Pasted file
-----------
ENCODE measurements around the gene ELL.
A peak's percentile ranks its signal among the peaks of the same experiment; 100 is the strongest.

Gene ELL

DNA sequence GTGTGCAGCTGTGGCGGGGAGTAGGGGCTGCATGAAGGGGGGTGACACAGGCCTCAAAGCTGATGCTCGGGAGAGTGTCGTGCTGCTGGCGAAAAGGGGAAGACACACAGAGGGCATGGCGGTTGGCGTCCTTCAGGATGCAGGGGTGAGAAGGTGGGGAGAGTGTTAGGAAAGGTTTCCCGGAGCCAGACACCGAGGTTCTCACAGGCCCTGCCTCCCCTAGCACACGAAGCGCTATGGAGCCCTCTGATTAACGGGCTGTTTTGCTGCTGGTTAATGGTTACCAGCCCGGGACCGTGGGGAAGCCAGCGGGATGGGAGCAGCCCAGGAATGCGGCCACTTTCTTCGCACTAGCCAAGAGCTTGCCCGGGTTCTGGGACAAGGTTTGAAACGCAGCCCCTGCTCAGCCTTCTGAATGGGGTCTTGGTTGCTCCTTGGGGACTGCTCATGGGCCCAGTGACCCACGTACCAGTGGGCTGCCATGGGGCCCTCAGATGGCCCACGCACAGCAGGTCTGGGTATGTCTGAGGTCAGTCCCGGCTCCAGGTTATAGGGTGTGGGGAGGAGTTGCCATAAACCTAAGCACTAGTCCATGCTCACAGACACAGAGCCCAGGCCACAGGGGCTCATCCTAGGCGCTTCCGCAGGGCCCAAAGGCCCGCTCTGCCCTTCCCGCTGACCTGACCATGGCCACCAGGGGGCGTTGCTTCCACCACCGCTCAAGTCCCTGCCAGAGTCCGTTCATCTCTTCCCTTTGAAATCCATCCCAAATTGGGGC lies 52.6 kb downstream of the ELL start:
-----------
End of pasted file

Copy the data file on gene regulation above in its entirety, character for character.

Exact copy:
ENCODE measurements around the gene ELL.
A peak's percentile ranks its signal among the peaks of the same experiment; 100 is the strongest.

Gene ELL

DNA sequence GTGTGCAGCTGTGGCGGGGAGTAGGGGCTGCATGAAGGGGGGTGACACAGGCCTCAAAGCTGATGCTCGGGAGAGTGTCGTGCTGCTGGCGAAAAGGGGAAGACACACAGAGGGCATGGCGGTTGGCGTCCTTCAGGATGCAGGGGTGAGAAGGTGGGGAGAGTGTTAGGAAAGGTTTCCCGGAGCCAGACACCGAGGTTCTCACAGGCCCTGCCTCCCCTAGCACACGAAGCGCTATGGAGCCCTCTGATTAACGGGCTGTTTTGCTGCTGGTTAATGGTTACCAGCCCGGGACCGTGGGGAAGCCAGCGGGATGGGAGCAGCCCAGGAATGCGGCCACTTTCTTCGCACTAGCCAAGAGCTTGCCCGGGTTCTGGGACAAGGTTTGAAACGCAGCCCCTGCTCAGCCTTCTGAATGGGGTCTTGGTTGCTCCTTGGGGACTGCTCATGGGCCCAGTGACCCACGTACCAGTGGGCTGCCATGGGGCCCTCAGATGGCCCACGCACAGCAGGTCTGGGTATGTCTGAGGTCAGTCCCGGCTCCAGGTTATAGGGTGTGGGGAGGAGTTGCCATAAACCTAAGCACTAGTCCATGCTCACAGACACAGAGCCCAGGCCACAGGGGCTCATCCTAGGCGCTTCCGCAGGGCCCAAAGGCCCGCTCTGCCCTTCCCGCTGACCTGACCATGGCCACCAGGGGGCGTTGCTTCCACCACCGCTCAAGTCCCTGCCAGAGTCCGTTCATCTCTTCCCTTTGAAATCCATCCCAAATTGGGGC lies 52.6 kb downstream of the ELL start: